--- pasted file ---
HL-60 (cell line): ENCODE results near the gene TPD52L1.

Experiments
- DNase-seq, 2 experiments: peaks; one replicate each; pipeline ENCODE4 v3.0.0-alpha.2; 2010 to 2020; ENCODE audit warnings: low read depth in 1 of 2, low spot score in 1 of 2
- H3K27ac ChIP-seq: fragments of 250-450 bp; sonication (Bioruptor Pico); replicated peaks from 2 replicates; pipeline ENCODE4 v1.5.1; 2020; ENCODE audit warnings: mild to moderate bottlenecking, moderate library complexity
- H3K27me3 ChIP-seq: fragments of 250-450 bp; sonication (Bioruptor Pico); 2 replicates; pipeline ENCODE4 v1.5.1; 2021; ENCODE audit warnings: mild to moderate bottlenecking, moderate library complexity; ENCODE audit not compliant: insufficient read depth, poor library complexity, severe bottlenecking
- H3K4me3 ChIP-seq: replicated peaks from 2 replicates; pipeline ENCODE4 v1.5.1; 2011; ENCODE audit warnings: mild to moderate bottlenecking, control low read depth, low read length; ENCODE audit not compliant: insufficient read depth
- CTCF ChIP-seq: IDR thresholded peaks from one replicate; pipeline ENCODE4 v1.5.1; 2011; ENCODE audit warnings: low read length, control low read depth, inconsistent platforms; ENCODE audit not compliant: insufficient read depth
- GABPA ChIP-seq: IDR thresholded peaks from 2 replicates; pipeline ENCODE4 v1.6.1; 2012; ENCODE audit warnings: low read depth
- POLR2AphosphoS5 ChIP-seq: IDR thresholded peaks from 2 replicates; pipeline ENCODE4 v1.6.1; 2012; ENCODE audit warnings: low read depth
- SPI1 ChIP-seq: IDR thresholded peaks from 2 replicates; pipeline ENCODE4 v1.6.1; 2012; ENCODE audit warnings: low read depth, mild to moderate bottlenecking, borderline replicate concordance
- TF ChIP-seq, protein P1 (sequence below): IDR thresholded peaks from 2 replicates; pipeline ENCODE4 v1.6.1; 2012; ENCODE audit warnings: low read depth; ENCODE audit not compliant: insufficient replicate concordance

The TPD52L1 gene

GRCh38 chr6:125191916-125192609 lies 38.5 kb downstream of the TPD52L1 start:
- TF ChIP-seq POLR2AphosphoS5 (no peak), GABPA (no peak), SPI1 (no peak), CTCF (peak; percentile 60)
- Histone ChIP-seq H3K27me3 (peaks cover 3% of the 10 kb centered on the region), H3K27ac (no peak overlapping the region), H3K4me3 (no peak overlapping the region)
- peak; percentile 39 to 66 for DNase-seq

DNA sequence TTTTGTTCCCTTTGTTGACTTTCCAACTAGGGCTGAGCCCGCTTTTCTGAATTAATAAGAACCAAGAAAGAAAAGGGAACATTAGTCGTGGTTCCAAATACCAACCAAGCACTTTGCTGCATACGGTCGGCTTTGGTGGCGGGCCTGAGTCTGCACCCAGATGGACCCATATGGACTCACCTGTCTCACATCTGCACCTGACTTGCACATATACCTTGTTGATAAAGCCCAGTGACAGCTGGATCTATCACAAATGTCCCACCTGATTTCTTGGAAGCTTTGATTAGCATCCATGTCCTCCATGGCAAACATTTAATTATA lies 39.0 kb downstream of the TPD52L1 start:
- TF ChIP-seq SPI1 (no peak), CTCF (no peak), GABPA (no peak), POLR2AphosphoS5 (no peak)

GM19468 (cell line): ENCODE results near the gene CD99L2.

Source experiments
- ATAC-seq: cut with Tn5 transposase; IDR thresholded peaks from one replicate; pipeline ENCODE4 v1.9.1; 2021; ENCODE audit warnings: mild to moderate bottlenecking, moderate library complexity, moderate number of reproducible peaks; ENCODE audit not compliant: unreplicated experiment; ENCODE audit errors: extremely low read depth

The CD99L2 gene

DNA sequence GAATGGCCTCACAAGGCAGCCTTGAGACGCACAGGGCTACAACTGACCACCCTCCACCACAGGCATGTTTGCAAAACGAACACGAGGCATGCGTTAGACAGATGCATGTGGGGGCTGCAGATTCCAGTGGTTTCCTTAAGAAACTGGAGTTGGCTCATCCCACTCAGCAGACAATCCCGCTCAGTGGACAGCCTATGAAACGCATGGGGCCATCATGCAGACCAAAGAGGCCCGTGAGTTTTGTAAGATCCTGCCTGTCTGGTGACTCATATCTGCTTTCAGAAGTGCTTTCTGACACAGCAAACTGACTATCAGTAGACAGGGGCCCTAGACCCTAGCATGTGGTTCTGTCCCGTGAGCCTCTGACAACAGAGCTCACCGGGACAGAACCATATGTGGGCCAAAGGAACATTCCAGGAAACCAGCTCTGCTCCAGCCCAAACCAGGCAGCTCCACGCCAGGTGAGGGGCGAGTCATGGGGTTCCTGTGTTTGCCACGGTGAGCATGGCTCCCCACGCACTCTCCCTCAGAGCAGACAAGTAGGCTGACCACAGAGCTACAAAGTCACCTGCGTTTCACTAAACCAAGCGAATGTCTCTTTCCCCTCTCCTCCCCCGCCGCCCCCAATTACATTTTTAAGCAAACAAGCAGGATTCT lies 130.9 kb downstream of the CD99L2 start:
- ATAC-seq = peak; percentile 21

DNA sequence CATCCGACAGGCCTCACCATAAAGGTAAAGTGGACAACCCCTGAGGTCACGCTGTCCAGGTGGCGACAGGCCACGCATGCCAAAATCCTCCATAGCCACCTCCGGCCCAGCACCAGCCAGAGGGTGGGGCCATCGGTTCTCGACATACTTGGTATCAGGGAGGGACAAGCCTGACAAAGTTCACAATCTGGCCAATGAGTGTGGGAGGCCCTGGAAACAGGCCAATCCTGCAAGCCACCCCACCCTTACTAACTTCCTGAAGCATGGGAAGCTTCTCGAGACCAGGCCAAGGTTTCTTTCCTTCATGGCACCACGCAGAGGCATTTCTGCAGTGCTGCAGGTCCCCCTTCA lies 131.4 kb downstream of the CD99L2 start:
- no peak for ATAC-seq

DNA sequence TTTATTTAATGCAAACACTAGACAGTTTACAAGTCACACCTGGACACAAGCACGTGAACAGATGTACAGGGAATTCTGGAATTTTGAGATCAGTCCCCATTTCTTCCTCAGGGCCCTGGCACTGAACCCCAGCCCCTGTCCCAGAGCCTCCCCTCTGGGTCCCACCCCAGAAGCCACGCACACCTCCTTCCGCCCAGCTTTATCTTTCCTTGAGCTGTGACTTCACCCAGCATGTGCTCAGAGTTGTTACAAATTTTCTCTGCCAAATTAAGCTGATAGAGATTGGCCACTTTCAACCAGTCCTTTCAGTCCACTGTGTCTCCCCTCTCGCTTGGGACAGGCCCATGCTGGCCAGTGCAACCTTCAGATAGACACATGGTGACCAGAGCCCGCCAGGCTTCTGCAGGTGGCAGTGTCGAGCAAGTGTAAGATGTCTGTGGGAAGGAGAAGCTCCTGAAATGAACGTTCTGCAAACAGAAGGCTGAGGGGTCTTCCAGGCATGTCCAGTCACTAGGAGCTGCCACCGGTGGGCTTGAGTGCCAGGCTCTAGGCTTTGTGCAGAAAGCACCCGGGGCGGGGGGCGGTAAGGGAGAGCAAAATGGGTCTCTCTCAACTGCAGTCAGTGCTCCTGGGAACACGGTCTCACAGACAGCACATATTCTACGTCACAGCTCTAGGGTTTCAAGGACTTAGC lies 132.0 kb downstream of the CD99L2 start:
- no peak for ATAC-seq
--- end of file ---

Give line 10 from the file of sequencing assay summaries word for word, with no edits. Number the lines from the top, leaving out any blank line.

- SPI1 ChIP-seq: IDR thresholded peaks from 2 replicates; pipeline ENCODE4 v1.6.1; 2012; ENCODE audit warnings: low read depth, mild to moderate bottlenecking, borderline replicate concordance